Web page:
THE BIG PROBLEM TODAY IS THAT:
- Water safety is not common sense, yet it is assumed to be ‘common sense’
- The mass population does not know or understand that drowning is one of the leading causes of accidental death in the U.S. and the world.
Most people do not know these water safety basics:
- That drowning continues to be a neglected public health issue (according to a World Health Organization report)
- That drowning is one of the leading causes of accidental death in the nation and world (according to the Center for Disease Control Statistics) (Leading cause of accidental death for children 1-4, second leading cause for children 1-14, fifth leading cause nationwide, and third worldwide.)
- That 1.2 million people around the world die by drowning every year. International Lifesaving Federation
- That 80% of drowning victims are male (Males have a tendency to overestimate their abilities, take risks, and more susceptible to peer pressure – deadly in water)
- That 66% of all drowning victims are good strong swimmers (World Conference on Drowning; Two Thirds of People Who Drown Are Strong Swimmers)
- That 54% of Americans do not have the basic swimming abilities to save their own lives in a water emergency (according to a Red Cross Report)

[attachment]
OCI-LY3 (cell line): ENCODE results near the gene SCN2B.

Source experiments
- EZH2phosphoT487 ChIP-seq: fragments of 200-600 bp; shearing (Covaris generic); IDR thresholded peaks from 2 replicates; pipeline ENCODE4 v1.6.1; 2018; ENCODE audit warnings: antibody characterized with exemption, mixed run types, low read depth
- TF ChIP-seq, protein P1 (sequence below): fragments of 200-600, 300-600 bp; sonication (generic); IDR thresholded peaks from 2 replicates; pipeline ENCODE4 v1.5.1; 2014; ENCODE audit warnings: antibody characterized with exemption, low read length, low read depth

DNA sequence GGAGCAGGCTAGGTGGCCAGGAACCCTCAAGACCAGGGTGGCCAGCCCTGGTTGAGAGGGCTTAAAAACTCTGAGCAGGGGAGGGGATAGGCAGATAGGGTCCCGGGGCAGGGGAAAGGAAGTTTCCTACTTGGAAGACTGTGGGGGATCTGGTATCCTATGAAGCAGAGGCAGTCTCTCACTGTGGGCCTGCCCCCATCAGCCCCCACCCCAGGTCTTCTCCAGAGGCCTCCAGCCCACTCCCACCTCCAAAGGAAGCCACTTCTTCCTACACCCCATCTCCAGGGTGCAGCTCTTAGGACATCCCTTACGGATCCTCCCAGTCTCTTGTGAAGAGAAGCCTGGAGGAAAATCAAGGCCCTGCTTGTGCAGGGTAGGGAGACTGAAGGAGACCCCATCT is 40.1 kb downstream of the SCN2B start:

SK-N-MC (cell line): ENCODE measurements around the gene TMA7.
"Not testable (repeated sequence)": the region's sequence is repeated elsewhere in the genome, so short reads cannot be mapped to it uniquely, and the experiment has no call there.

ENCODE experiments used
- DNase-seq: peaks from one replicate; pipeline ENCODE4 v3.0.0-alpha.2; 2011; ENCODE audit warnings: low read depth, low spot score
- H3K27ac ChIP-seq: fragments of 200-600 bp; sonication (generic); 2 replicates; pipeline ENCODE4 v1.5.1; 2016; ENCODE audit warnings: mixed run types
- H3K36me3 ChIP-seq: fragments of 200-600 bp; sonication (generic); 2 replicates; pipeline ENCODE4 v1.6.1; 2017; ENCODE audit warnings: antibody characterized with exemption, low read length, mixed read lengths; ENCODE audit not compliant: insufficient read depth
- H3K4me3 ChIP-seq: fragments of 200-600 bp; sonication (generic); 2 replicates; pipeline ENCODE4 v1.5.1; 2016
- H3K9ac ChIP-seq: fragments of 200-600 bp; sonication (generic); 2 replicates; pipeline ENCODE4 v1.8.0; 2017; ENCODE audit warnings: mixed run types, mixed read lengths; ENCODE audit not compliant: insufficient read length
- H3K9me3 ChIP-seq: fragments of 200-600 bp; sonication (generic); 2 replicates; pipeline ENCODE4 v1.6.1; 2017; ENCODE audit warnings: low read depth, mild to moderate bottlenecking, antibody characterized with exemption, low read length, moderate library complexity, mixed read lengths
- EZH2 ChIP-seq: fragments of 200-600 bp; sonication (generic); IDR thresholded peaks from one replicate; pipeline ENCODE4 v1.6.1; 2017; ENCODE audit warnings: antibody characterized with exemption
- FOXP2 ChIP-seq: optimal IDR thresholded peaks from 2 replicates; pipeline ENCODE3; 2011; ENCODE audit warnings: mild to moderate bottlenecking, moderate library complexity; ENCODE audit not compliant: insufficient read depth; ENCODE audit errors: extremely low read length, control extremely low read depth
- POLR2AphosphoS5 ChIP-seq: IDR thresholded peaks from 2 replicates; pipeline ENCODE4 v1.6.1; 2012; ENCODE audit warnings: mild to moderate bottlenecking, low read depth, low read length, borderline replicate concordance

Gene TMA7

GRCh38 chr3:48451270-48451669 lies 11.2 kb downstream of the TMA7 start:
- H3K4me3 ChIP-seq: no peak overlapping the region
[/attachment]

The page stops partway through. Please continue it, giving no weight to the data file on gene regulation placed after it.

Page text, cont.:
- The Signs of Drowning (the Hollywood version versus the Actual Version)
- Basic drowning survival strategies like, “Flip, Float, and Follow”
- That they don’t know and don’t understand Dangerous Currents in the Great Lakes and oceans
- That they unknowingly support the Stigma of Drowning (blaming the victim, parents, or Darwinism)
- That ‘would be’ rescuers often become drowning victims (they usually don’t have the lifeguard training, equipment, or endurance)
- Lay Water Rescue That compression only CPR is ineffective for drowning victims
- How to deal with the foam that comes from drowning victims lungs (Bag back down versus suction)
- The Stigma of Drowning
- The Vicious Cycle of the drowning epidemic
- The dangers of inland lakes, backyard pools, hot tubs, koi ponds, bath tubs, low head dams, etc.
- Alcohol and water do not mix.
Top 10 Basics
- WHO Report & CDC Statistics
- Males 80% – Red Cross Report – Men vs. Women
- True Swimming Ability – 54% of Americans
- The Signs of Drowning
- Drowning Survival Strategy – Flip, Float, Follow – Floatation is the Key!
- Water hazards – Surf, dangerous currents, cold water, ice, etc.
- Water Safety – Swim near a lifeguard, life vest, rescue equipment, First responders/call boxes.
- Rescue Breaths – Compression Only Not Sufficient
- Basic Water Rescue – ‘would-be’ rescuers often become drowning victims
Part of the funding for this video was provided in part by the National Oceanic and Atmospheric Administration and the Indiana Department of Natural Resources, Lake Michigan Coastal Program.